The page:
Not surprisingly, Midway Studios has not been slow to take advantage of the Nintendo 64's amazing technical treats. These include the use of translucent fade-in of characters which makes for a more realistic and eerie entrance for the host of Satanic cohorts. If you must prove the superiority of your machine over lesser manifestations, such as PlayStation, this is an effect worth displaying.
3-d or not 3-d
Another is the way the platforms and balconies can overhang lower levels. On other machines, the effect of 3-D, and of depth between levels was a 2D hack. Thus it was impossible for, say, a bad guy to be lurking beneath you while you frantically pace across a balcony. This trick doesn't make for a completely new game, but it does add spice even for the most experienced Doom-a-phile.
The levels are all 3-D polygon maps (as always) and the characters are sprites. But get up close to anything in this game and you won't get that annoying pixelation which had always plagued the Dooms. Everything is smooth and silky. Beautiful in fact.
Perspective correcting, anti-aliasing, z-buffering, and mip-mapping have all been incorporated into solving Doom's long-standing pixelation and other graphics problems. The result is that the game is a supermodel of Dooms.
As for level design, here was an area where there could have been genuine concern. The levels were not designed by ld, but by Midway. Apparently though, ld was super-strict on exercising their famous veto."Id had a heavy hand in making sure Doom 64 came out exactly how they wanted it," said Andrew Hoolan, marketing executive at Midway. "And after two weeks of testing and overview. Id Software left the San Diego Midway studios with nothing but glowing praise. Doom, is a huge attraction, and the game has an immersive feel unlike any of the other Doom versions, or any other first-person shoot-'em-ups"
My feeling is that although this is still a glorious weapons-fest, puzzle solving is slightly more prevalent than usual. Sure, it's all trial and error stuff. You figure the way out by exploring everywhere and that's as far as the puzzle really goes. But there seem to be more switches and traps and lifts and such-like than usual Perhaps this is a result of the game's age, and the need to try to add depth where in essence, there is none. Perhaps also there is the desire to make the most of 30 levels, which is a good deal less than the 55 offered in the PlayStation version. It should be stressed though, that these are all absolutely new levels, while the PSX version carried nothing but PC rehashes.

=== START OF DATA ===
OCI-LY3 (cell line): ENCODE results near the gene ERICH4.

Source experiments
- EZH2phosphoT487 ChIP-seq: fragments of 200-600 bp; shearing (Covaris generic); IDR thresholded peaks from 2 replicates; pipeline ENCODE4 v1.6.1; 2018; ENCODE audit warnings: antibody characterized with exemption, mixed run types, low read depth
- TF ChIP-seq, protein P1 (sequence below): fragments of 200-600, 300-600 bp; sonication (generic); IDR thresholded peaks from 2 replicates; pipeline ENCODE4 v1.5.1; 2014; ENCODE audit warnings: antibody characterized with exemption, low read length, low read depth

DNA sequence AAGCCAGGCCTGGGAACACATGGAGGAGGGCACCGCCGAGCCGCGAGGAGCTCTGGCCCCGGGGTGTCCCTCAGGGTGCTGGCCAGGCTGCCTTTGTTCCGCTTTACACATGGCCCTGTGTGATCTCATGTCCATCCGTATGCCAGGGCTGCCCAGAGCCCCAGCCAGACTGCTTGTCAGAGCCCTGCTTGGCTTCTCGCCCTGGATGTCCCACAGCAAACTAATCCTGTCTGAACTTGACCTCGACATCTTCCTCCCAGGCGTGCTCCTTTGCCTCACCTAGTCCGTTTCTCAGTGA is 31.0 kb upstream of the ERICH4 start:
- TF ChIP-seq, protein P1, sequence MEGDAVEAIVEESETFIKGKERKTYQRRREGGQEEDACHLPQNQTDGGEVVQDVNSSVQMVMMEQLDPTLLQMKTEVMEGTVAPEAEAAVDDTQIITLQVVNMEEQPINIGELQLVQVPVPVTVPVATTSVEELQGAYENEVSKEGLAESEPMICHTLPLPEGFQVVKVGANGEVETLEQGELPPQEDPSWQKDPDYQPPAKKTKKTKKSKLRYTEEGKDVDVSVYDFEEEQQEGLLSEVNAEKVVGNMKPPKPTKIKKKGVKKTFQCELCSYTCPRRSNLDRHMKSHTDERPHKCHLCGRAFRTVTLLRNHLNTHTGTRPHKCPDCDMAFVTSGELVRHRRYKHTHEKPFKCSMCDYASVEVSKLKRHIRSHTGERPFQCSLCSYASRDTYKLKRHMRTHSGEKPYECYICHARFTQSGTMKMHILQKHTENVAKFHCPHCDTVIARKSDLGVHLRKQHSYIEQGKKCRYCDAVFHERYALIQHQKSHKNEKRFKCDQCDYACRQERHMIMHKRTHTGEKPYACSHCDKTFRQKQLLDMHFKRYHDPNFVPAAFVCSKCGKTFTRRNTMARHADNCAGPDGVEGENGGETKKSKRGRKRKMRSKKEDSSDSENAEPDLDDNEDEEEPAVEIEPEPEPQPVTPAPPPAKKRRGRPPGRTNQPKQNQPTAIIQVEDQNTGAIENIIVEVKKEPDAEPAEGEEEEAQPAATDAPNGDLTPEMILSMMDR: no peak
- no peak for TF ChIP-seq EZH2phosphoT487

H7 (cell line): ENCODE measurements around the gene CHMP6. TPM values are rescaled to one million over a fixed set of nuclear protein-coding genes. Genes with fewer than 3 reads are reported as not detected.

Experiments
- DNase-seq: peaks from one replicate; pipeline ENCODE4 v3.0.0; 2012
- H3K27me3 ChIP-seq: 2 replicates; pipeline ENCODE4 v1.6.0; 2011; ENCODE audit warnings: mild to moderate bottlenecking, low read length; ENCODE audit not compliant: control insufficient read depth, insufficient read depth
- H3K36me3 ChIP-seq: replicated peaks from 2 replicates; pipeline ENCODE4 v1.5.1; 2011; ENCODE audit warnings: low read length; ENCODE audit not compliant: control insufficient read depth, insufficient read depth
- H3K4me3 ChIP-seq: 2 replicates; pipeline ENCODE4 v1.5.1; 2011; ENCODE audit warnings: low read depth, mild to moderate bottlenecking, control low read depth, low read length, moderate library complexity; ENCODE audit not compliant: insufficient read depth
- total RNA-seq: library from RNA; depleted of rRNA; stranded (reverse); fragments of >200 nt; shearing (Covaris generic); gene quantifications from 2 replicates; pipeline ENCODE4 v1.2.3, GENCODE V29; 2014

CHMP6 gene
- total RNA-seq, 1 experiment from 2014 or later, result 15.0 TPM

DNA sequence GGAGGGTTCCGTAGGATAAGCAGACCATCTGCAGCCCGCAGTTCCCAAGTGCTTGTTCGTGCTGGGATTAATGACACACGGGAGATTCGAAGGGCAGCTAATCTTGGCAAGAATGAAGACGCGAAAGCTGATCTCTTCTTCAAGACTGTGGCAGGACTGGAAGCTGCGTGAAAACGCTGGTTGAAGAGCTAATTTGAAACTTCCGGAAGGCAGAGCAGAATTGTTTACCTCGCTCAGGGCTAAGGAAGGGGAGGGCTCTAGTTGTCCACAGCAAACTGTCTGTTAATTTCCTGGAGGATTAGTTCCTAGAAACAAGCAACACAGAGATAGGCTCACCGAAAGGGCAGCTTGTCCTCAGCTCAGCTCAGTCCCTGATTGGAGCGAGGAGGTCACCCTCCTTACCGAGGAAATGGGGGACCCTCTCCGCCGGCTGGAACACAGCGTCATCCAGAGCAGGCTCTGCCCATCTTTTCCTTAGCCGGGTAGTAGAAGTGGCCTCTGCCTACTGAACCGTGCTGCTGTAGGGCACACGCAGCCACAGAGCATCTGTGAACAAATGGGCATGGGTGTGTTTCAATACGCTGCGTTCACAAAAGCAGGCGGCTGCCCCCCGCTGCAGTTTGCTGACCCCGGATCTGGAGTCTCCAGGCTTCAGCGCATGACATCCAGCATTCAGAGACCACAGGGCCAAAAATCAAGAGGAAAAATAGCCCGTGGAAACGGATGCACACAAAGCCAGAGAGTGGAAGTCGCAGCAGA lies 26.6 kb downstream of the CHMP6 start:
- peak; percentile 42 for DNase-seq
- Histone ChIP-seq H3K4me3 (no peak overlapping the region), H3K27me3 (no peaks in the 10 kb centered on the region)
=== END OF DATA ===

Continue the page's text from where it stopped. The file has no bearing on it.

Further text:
But before the death-mongers among you turn-off at the prospect of having to use your brains, it should be stated that this is, and always will be, a game where the winner knows how to shoot, and how to get out of trouble. An extra weapon has been thrown in which can best be described as a laser action machine gun. In the catalogue of firearms, it's listed above the truly magnificent BFG 9000, but if truth be known, I'd put it between the rocket launcher and the plasma gun.
And so, finally, to the score. You will know the score already, because it was the first thing you looked at. I am at a loss. On the one hand, this is a very old game which has been dusted down and brightened up because it's a sure fire winner. Cynics might suggest that the Nintendo 64 was built for better things. On the other, it's flaming good fan, and will prove to be well worth your spendage, even if you have already spent half your life crawling the caverns of Doom on all the other platforms. A worthy update of an undoubted classic, but it's not exactly a major step forward.
Not a bad attempt to update the classic-but-elderly PC game, with all-new levels and redesigned monsters to annihilate in an orgy of blood and guts. Although it's been outclassed by Goldeneye, the no-nonsense gameplay of Doom should still have appeal for those who want their killing sprees unencumbered by the need for any troublesome thought or subtlety.
Everyone's played Doom -- versions have appeared on just about every games machine (including an FX2-assisted SNES) since its 1994 PC debut. It's the game that launched the first-person shoot-'em-up, and without it there'd be no Quake, Duke Nukem or Turok Dinosaur Hunter. In fact, Doom has been one of the most influential games of all time.